Relief for Litigators
Litigators across the country breathed a collective sigh of relief as the 73rd update to the Civil Procedure Rules came into force on 5th June 2013. Coupled with the recent decision by the Court of Appeal in the case of Chartwell Estate Agents Limited v Fergies Properties SA & Hyam Lehrer  EWCA Civ 506 there now appears to be some respite from the perceived harshness of Jackson reforms that were introduced on 1st April 2013.
Since April 2013, the courts have adopted a near ‘zero-tolerance’ approach when it comes to enforcing compliance with court orders, rules and practice directions. The leading case involved the solicitors acting for the MP Andrew Mitchell in his case against the Sun newspaper. In that case, the solicitors failed to file their costs budget within the required time. The sanction for this failure (set out in CPR 3.14) – applied by the High Court and upheld in the Court of Appeal – means Mr Mitchell will be unable to claim his legal costs if the claim succeeds and will be only recover the court fees. Mr Mitchell’s costs budget is reported to have been £506,425 – a very substantial loss which has presumably been borne by his solicitors.
The recent changes to the CPR and the case of Chartwell would not have changed the outcome in Mr Mitchell’s case, but they do soften some of the knock-on effects of the judgment.
There are concerns that the Jackson reforms have stopped co-operation between parties and in some cases led to cheap point scoring on procedural issues (see Summit Navigation Ltd v Generali Romania Asigurare Reasigurare SA  EWHC 398). The amendment to CPR 3.8 to include rule 3.8(4) allows the parties (by prior written agreement) to agree 28 day extensions to rules, practice directions and court orders, provided hearing dates are not put at risk and the court has not ordered otherwise. It is already known colloquially as the ‘buffer-rule’ and should bring back common sense in dealings between the parties.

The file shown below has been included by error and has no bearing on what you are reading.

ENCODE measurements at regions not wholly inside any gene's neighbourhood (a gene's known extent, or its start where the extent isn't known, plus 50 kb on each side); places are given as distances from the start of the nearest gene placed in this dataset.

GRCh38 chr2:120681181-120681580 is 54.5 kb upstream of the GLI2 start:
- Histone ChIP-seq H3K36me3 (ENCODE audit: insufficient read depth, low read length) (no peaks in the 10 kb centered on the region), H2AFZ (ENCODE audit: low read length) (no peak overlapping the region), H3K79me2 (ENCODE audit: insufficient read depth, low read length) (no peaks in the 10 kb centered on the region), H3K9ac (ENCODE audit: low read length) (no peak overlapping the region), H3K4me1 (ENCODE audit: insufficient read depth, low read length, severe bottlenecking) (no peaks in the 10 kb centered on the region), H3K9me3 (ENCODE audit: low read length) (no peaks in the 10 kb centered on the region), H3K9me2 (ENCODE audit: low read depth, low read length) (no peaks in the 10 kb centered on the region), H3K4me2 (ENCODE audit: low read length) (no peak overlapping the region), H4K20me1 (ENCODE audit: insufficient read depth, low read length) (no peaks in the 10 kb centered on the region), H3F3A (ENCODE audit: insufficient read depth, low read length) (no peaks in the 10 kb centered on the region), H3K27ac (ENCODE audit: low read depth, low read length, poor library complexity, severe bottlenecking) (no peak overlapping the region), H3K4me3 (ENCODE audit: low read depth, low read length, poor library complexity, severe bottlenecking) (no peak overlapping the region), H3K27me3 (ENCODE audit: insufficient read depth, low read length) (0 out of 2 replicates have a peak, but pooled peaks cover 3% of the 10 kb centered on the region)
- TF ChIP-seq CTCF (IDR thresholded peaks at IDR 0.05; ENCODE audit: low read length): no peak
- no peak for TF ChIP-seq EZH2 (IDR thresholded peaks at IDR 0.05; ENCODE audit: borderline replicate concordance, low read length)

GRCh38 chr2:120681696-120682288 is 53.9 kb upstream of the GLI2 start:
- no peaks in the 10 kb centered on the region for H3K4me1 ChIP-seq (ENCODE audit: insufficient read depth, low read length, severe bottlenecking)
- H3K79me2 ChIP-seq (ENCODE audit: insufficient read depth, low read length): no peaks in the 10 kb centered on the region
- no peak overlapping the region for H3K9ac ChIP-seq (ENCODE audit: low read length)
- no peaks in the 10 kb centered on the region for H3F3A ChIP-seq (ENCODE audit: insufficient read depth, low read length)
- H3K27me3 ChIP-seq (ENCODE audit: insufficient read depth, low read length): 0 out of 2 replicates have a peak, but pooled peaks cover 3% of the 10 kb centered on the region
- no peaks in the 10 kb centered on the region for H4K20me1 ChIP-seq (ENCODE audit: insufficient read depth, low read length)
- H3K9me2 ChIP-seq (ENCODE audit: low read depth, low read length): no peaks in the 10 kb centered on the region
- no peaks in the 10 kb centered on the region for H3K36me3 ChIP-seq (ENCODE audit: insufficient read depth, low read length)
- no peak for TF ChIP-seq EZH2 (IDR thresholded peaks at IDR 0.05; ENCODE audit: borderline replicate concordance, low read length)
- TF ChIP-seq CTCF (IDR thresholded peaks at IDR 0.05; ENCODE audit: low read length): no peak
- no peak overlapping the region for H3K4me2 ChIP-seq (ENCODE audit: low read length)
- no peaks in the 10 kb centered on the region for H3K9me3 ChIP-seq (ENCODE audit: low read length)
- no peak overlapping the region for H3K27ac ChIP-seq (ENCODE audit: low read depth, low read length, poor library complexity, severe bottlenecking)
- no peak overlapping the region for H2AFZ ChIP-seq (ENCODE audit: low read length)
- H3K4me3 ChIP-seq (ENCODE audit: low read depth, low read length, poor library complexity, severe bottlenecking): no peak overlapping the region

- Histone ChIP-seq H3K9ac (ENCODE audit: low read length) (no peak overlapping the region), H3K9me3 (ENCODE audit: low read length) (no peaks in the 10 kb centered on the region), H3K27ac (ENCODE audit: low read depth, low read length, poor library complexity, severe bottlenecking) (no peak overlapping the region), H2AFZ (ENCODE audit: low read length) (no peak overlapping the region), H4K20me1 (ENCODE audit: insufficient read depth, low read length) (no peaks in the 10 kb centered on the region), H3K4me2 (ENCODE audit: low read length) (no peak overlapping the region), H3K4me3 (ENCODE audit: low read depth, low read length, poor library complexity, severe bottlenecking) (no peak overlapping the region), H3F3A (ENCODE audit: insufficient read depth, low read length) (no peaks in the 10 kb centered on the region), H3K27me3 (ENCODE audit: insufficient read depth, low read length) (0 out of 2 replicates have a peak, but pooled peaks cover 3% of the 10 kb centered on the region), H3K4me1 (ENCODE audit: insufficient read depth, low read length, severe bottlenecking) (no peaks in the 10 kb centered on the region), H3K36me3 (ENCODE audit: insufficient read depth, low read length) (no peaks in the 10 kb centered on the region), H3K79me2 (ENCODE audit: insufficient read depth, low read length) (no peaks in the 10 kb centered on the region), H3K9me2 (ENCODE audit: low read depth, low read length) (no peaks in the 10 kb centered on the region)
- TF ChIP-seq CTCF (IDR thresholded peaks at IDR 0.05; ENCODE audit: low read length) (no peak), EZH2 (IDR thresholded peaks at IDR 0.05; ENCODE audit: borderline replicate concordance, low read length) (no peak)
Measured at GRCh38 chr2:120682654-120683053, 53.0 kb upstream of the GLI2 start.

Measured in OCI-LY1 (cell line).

The decision in Chartwell shows that the courts are willing to take account of factors other than those listed in CPR 3.9 when considering whether to grant relief from sanctions where there has been a failure to comply with a rule, practice direction or court order. In that case, both parties had failed to exchange witness evidence in accordance with a court order. Importantly, this was not considered trivial but relief from sanctions was nonetheless granted. The judgment is nuanced but importantly both parties were in default, the trial date could be maintained and it was considered that refusing relief would grant the defendant a windfall. It should be emphasised that the decision is fact specific and unlikely to be of general assistance to parties seeking relief from sanctions.
The amendment to CPR 3.8 and the decision in Chartwell show the high-water mark of the judiciary’s zero-tolerance approach has been reached. Compliance with court rules and orders, however, remains essential.
Jack Waller, Personal Injury Solicitor